Following a contested negotiation, the Council voted to adopt Resolution A/HRC/55/19, which renewed the mandate of the Special Rapporteur, as well as the mandate of the Independent International Fact-Finding Mission on Iran (FFMI). In explaining their vote, Costa Rica and Argentina mentioned concerns over the rising number of executions.

Other Developments

  • On 5th February, the Human Rights Council held an ‘Intersessional panel discussion on human rights challenges in addressing and countering all aspects of the world drug problem’ ahead of its 55th Session and the 67th CND session held between 14 and 22 March. The dialogue was informed by the findings contained in the recent OHCHR report on the matter (A/HRC/54/53) and counted with the participation of Member States such as Belgium, Brazil, Canada, Colombia, Guatemala, Mexico, Portugal, Switzerland and Uruguay. In his opening remarks, the High Commissioner emphasised that human rights must be central to all drug policies, encouraging the Council to continue ramping up its engagement on these topics and to infuse a human rights dimension in all fora where these issues are addressed. He also highlighted the main findings of the report, including the impact of drug policy on the use of the death penalty, overincarceration, and compulsory treatment, while reaffirming the need for evidence-based and gender-sensitive approaches to harm reduction and broader efforts to end racial and gender discrimination in policing and criminal justice system. After the panellists’ presentations, HRI welcomed the OHCHR’s report, highlighting the negative impacts of drug policy on the increasing use of the death penalty, and the need for States to divest from punitive responses and invest in rights in rights-based policies that put people first, including harm reduction. HRI also called on all relevant stakeholders to continue questioning violent, costly, and ineffective policies and to continue mainstreaming drug policy issues within the wider UN human rights system.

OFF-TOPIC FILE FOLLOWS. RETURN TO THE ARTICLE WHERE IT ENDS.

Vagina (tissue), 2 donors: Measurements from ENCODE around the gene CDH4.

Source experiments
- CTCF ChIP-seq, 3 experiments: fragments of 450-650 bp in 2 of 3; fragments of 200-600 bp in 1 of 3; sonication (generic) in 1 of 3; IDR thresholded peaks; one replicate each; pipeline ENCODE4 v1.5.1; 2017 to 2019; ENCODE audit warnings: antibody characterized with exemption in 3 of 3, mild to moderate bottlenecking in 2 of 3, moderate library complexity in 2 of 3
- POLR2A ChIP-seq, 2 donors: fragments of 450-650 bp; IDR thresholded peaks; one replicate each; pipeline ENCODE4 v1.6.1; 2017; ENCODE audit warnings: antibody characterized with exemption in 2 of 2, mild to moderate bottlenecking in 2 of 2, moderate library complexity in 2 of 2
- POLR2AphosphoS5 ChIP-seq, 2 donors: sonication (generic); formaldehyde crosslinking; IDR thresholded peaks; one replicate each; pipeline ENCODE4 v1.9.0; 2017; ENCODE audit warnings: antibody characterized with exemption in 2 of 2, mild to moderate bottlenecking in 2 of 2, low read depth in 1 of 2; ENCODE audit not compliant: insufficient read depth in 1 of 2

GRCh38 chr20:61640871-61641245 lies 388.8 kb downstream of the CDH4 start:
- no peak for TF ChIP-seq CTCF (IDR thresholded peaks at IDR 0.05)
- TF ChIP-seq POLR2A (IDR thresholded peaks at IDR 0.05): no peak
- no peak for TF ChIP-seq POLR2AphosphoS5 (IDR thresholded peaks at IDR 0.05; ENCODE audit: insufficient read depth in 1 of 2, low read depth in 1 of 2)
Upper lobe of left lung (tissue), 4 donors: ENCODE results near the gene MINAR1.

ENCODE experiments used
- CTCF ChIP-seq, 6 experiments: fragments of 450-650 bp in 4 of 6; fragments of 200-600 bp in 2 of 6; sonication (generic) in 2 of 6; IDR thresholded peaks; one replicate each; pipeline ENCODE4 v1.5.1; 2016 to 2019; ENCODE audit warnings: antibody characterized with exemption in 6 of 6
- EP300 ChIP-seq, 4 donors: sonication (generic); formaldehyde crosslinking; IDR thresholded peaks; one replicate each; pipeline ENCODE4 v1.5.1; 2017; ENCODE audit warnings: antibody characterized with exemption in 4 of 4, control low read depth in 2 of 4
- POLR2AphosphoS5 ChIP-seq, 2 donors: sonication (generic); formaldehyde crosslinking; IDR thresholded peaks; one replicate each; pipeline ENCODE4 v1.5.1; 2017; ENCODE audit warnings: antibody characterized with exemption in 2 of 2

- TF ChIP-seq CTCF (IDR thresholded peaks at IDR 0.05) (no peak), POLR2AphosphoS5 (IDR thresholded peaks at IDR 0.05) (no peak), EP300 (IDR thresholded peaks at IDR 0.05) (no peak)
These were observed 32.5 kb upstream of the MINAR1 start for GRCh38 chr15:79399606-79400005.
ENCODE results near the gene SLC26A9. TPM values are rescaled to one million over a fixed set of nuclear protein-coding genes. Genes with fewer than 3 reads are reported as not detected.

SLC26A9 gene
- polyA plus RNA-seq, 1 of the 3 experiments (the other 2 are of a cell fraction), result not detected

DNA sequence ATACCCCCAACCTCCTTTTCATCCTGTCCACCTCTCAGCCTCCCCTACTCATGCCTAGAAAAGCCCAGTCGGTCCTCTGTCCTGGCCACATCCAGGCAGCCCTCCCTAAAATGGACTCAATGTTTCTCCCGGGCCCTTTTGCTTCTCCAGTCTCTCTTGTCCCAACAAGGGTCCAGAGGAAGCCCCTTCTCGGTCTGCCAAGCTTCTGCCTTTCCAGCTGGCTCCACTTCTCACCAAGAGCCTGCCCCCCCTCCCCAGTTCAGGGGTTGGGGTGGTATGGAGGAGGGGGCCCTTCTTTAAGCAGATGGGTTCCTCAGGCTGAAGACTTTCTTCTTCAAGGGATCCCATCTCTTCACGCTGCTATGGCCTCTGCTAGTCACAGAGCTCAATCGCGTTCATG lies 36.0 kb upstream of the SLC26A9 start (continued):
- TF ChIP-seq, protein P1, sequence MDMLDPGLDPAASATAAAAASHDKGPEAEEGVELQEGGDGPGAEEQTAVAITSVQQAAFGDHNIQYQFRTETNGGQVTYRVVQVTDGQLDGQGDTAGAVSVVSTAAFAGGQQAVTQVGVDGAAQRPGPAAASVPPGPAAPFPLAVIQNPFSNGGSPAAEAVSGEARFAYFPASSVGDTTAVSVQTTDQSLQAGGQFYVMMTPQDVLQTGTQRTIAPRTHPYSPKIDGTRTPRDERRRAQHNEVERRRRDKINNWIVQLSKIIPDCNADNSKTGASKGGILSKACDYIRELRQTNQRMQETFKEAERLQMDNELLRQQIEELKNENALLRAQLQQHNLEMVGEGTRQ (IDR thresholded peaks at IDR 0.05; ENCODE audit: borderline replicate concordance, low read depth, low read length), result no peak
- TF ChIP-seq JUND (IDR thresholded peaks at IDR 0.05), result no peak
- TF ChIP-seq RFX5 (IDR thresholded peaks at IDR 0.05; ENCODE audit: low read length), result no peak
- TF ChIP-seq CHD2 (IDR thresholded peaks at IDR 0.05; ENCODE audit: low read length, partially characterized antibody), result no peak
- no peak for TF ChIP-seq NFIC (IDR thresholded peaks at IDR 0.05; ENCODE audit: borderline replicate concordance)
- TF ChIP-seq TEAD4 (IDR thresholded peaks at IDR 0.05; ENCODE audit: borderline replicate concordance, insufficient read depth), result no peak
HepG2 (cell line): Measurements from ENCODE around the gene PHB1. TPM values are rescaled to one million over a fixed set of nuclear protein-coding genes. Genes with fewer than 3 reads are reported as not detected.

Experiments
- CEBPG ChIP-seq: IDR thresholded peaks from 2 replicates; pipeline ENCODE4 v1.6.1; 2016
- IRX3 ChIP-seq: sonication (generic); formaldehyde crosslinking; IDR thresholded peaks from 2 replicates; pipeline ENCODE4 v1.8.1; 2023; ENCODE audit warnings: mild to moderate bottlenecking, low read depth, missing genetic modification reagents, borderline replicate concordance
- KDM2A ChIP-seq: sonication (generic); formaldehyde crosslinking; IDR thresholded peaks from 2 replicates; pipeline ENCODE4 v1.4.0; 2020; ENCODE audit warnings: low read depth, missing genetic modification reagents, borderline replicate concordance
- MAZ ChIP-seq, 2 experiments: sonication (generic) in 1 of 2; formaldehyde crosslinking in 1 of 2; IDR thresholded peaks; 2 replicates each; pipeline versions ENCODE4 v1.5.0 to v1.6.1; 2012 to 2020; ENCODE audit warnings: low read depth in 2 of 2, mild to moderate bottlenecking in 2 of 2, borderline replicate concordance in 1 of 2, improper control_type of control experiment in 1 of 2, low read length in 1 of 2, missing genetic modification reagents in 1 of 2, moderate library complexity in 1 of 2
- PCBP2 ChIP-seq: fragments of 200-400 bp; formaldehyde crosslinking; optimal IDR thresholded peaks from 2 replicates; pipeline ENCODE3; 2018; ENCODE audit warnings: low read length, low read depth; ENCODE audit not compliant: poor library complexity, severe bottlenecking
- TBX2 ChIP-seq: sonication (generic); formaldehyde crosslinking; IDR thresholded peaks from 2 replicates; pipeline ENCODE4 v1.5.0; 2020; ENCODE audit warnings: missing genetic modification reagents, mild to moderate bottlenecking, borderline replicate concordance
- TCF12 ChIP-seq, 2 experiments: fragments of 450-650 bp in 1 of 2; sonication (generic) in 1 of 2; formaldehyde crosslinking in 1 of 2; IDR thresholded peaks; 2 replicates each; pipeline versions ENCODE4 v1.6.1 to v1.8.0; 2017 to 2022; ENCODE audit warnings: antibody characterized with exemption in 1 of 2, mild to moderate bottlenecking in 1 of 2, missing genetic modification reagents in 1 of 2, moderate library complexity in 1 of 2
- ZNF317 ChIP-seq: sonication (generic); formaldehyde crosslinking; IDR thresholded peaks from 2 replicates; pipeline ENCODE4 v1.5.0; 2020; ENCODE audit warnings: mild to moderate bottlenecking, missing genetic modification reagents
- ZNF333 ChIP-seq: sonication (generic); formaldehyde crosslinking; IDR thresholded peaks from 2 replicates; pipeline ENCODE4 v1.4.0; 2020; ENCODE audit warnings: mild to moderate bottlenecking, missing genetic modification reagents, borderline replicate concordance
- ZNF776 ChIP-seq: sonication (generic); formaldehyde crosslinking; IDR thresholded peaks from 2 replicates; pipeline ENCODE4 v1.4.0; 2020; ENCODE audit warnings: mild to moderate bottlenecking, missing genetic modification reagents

• Singapore made a statement on drug policy during a General Debate at the Human Rights Council. Since the Debate was not scheduled to touch on that topic, it is assumed that Singapore’s statement is a reaction to the parallel meeting held by the UN Commission on Narcotic Drugs in Vienna, which, among other things, resulted in the adoption of a key resolution (E/CN.7/2024/L.5/Rev.2) that recognizes harm reduction for the first time as an important part of effective public health responses to drug use. Despite evidence that supports harm reduction and human rights approaches to drug use, Singapore expressed “deep alarm” at recent developments on “the world drug problem”, stating that “efforts to decriminalize recreational drugs in some countries disregard their harmful consequences for the health of individuals and the welfare of societies. Attempts to focus solely on the human rights of drug abusers oversimplify the world drug problem ignoring criminal justice dimensions and the immense damage that drug abuse has on economies, societies, and the environment.” Singapore also stressed its opinion that decriminalisation of drugs for recreational purposes” is “dangerous and irresponsible”, and “unbalanced framing deliberately timed ahead of the CND midterm review”, which “deepens polarization on a complex issue and undermines the search for comprehensive solutions.

Don't miss our events
and publications

Subscribe to our newsletter